If we can ever get a second Pentad Prism in play with counters on it, or perhaps a second Flux Channeler, then even our cantrips will generate more mana than they cost. If the colours weren’t so awkward, we could even include a Winding Constrictor to do the trick, which was very tempting. Regardless, if we can start gaining mana with every cantrip, then we should be able to win in any number of ways. Walking Ballista isn’t all that budget friendly, but it’s the best choice here. Not only is it a nice finisher when we have infinite mana, but we can get it out earlier and proliferate its +1/+1 counters as we go, giving the deck some extra interaction against creature decks if need be. Otherwise, with enough spells cast in a single turn, a classic Grapeshot would work. The deck can also win with a creature attack if it has a Sigil of Distinction equipped; it’s definitely a backup plan, but it’s nice to have options.

 

Against creature-based decks I want to include a copy of Virulent Wound in the sideboard; if we can kill a creature with it, our opponent will get a poison counter. Then all we need to do is cast nine more spells and we can proliferate them to death! Not only does it give us some proactive interaction, but it feels pretty sneaky. In theory it will be a faster kill than Grapeshot, and it can get around a card like Leyline of Sanctity; we’re targeting their creature with Virulent Wound, not them, after all. Plus, proliferating doesn’t target either. Moreover, once they have a poison counter we can break up our proliferating over multiple turns and play a slower control game if need be. The list I made isn’t really set up to do that, but with a few tweaks it could be a viable way to transform the deck after sideboarding.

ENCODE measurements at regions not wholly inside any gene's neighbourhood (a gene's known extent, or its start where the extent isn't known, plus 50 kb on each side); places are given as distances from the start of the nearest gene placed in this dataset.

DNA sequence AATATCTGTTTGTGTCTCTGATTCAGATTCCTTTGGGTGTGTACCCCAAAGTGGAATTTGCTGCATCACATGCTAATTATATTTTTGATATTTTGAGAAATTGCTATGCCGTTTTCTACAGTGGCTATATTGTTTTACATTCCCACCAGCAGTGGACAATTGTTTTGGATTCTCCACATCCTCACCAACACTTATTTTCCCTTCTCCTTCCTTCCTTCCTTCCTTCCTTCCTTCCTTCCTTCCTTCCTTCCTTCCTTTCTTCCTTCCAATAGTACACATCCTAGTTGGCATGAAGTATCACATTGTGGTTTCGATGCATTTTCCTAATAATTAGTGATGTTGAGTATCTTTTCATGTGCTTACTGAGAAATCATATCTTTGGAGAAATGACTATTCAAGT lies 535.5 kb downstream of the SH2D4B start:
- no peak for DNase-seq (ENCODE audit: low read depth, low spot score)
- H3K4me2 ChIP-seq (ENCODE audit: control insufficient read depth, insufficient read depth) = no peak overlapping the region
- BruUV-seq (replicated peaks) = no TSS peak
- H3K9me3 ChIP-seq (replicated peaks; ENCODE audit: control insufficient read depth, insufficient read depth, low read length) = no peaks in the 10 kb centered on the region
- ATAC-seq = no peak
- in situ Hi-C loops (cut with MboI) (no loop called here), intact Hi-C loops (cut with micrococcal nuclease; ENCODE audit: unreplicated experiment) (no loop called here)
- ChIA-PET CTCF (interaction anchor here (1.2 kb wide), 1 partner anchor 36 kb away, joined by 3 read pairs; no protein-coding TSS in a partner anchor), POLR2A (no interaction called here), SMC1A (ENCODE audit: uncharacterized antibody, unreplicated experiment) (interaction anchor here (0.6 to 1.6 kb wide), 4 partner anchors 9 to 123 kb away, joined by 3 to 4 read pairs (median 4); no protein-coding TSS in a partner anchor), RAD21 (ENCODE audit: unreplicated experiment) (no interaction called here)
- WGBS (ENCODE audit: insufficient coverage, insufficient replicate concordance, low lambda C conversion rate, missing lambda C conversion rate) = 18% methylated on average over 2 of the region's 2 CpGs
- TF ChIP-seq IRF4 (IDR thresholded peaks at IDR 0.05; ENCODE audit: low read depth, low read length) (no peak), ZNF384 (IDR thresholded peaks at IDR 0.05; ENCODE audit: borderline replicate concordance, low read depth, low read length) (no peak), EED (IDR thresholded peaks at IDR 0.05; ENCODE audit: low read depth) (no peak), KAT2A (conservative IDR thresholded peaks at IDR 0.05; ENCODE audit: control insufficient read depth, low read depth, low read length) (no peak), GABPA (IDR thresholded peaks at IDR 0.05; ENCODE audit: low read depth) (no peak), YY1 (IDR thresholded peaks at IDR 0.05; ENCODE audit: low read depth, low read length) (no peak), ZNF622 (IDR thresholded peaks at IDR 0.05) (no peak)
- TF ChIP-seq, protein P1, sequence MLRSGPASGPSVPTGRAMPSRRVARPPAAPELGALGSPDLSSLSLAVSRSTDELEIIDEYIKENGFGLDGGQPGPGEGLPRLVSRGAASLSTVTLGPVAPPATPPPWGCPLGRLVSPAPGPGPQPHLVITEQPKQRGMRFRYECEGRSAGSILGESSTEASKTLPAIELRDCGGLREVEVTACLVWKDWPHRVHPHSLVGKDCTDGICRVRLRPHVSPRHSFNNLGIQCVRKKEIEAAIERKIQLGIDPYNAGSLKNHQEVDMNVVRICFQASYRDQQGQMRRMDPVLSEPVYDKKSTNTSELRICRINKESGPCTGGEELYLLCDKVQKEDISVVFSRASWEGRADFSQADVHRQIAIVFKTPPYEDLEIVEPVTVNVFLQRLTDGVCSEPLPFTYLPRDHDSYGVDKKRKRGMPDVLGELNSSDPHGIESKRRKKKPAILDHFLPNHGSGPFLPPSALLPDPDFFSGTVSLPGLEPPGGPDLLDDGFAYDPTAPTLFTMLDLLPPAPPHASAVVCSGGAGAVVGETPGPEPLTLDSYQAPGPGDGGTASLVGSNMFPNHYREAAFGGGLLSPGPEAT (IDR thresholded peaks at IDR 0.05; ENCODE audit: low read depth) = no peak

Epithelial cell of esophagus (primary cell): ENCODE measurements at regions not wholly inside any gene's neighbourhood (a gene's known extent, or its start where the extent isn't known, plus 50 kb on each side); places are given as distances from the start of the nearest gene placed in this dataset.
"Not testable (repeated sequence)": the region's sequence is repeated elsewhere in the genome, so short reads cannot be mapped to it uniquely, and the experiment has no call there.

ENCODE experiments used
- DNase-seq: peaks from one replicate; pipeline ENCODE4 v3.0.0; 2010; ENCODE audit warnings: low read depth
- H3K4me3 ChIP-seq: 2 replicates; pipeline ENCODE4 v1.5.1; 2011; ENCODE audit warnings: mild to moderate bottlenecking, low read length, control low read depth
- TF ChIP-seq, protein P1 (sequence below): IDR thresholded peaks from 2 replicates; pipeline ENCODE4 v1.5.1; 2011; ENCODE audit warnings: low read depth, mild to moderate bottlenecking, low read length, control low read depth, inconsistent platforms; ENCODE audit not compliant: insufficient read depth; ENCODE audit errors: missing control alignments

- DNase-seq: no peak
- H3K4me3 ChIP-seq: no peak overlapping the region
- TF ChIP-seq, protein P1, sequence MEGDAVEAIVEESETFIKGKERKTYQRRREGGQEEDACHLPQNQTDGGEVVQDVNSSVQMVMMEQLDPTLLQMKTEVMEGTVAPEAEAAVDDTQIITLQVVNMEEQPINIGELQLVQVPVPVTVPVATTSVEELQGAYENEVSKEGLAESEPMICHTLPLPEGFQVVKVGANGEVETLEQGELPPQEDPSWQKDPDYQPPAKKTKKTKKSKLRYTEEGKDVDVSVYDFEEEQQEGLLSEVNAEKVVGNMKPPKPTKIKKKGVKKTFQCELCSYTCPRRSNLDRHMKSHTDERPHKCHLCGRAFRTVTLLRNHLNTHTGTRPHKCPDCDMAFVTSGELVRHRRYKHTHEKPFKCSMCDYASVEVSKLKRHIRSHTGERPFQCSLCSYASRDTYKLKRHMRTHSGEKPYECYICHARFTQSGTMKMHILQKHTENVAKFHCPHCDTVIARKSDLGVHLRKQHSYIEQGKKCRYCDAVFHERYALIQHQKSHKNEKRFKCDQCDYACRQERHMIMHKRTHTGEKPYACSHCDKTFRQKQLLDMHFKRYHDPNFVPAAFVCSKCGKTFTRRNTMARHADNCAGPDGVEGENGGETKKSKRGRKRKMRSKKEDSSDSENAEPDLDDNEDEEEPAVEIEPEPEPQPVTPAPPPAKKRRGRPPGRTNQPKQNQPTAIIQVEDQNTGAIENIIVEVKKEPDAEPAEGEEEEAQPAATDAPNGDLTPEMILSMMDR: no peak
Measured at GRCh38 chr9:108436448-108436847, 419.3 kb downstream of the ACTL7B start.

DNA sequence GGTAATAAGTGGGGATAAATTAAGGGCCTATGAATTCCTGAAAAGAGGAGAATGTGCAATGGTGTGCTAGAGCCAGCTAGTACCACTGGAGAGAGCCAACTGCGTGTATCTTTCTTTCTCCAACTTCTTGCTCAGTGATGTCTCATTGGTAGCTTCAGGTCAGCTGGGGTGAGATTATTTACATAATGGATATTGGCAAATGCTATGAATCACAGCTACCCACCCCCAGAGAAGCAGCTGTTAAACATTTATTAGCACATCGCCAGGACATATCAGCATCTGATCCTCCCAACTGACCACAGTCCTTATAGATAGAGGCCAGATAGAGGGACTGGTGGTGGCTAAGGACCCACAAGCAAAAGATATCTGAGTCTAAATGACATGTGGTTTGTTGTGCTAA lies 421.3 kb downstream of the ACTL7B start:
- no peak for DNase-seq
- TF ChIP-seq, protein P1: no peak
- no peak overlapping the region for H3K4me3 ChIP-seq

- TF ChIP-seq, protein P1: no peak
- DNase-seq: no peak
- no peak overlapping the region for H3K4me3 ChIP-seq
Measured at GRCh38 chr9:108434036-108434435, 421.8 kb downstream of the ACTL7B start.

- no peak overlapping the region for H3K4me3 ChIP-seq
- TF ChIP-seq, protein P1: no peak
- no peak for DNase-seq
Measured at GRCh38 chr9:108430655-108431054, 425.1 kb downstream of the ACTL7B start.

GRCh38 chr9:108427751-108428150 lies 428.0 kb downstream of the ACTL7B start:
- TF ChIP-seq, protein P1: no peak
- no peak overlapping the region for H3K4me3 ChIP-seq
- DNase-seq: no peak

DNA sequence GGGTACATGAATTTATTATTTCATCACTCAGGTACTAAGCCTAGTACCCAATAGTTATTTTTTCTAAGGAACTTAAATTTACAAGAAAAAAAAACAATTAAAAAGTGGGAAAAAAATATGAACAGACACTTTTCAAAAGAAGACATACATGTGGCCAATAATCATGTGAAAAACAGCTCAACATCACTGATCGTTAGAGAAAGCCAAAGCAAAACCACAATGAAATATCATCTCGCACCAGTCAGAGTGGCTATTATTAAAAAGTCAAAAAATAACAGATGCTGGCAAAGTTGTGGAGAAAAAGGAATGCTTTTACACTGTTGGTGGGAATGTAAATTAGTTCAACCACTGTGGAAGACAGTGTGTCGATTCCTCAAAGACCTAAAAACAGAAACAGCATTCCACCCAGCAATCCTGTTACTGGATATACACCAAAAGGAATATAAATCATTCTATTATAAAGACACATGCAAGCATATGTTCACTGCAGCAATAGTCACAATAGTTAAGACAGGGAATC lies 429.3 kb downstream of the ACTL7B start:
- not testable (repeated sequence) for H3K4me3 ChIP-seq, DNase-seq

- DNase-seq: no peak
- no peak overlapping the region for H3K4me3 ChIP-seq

It’s always good to have redundancy in a combo deck like this, and while we don’t necessarily have a backup for Flux Channeler, we do get an additional Pentad Prism-like card in Dreadship Reef. It is a bit slower to get going than the Prism, since we have to pay one mana every time we want to remove counters, but proliferating storage counters on that land can help generate additional mana. Given that this is a combo piece that fits in a land slot, it seems like a great inclusion. Calciform Pools was also an option if I wanted access to White mana, but using too many storage lands could make it difficult to cast Pentad Prism on turn two; we need two colours to get both counters on it, after all.

 

If we were after more consistency at the cost of speed, we could use Inexorable Tide and Gemstone Array in the deck. Unfortunately, these cards cost a bit too much to be practical in Modern. The Tide is absolutely worth considering, though, since it does provide a backup for Flux Channeler; while it would slow the deck down a lot, it would make it a lot more consistent. I’d have to find a way to include more lands if I added either of these cards, though, that’s for sure!